The irony of modern life is how much time we spend stuck in the future. When times are tough, we’re trying to keep one step ahead of our basic needs. When things are going well, we try to invest our precious hours in things that will pay off. 

The next step in our careers. A new workout routine. The latest deadline, project, or chore. So much of our mental energy is devoted to planning ahead that we genuinely miss the world around us.

Haiku helps us remember.

In poem after poem, we’re offered snapshots of moments in time. We’re invited to imagine the sound of crickets on a warm night. The feeling of the clothes we’re wearing. The shape of birds on telephone wires.

Why do these utterly mundane things matter? 

Because they’re real – infinitely more real than the most vivid dream of glory or fear orfailure. These are the things that comprise the vast majority of our limited time on earth. 

Constantly bringing us face to face with the little moments that make up the universe, haiku serves as a crucial tool in reminding us to engage with life as it is.

That’s not to say that our visions for the future don’t matter (they do), only that haiku can help us develop a much healthier outlook – teaching us to distinguish what might happen from what actually is. 

It gives us an all-important anchoring point for when our minds start to drift. It’s a place to come back to and a tool to help us get there – the same principle that governsthe discipline of mindfulness.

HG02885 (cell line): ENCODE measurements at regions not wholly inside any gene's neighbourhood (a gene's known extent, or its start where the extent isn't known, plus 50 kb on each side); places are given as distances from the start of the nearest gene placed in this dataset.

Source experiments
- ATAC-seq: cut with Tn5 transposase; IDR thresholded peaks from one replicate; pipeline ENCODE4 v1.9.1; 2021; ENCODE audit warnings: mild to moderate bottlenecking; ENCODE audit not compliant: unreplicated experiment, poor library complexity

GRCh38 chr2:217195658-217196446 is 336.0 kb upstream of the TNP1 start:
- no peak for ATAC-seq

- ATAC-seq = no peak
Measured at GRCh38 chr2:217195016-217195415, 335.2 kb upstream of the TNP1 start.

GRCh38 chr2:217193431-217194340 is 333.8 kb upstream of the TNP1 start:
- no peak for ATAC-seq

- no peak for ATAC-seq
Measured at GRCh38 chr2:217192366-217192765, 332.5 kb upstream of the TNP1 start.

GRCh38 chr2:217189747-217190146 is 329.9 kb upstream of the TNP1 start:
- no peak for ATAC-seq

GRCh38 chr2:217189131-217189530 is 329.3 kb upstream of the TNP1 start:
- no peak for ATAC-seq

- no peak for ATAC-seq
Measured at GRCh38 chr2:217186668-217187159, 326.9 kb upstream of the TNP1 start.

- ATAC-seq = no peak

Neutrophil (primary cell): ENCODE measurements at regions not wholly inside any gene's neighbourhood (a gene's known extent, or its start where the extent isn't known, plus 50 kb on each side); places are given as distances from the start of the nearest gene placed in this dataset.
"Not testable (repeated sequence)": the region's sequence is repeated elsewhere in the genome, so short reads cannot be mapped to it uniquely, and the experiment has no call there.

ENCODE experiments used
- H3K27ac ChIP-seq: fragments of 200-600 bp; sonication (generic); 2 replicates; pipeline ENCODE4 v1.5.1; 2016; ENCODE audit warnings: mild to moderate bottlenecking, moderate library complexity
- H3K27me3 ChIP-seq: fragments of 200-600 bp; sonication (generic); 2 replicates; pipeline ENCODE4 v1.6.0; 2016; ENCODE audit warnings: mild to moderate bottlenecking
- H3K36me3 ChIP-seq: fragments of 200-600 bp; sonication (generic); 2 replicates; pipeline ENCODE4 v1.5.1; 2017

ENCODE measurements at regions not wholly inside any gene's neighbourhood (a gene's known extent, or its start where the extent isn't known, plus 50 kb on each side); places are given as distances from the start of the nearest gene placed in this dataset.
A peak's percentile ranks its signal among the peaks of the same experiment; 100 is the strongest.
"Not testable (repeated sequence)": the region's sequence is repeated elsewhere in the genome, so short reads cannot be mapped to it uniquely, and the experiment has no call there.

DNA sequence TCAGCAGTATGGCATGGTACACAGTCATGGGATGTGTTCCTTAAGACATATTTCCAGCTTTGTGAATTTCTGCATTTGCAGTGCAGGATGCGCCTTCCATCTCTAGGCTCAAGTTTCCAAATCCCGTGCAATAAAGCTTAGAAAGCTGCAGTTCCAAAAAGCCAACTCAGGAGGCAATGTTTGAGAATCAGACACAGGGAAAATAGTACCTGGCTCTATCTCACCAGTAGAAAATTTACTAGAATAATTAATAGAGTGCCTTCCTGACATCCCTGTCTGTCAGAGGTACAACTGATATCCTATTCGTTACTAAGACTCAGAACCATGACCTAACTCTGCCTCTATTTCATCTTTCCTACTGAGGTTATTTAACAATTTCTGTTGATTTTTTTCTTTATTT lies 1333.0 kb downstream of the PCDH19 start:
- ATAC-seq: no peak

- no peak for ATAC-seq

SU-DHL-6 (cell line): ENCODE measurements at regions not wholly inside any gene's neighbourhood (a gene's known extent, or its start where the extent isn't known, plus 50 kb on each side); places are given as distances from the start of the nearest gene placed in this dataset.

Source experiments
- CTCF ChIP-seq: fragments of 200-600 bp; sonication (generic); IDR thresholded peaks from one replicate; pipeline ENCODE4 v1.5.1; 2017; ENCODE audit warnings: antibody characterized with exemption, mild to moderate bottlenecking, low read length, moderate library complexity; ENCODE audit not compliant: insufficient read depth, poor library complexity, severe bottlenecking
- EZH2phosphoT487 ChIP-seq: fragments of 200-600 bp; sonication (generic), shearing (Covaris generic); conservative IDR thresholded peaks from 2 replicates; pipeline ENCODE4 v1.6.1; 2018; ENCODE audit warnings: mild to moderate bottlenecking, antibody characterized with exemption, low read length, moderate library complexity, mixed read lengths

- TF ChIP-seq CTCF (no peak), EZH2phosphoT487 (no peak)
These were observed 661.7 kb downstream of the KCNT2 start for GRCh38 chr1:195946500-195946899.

Reading haiku teaches us to notice the world, grounds us in the present, and makes us more observant in general. But encountering reality is merely the foundation for what comes next.

Being Appreciative

not permitted to tell

how sleeves are wetted

in the bathroom

Matsuo Basho

At the same time haiku develops our ability to notice the world, it sharpens our capacity to appreciate it. 

The benefit of being more watchful is that we begin to discover surprising moments of beauty, grace, and humor in places we’d normally never look. We’re talking about the frantic energy of a squirrel racing up a tree trunk. The light that spills across the lawn as we pull into the driveway. Even the iridescence of an oil stain carries with it a degree of beauty if we allow it to.

These moments likely won’t be ones of jaw-dropping wonder and Hans Zimmer soundtracks. 

They don’t have to be. With its bare-bones simplicity, haiku instructs us that we don’t need a constant barrage of bliss to havea good life. And to be clear – coaching ourselves to appreciate these small moments isn’t the same as promoting mindless, toxic positivity.

In the philosophy of haiku, appreciation isn’t merely a state of being thankful for what we have, it’s a skill for finding real goodness in daily life, in much the same way a trained survivalist can find food and shelter in even the bleakest of places.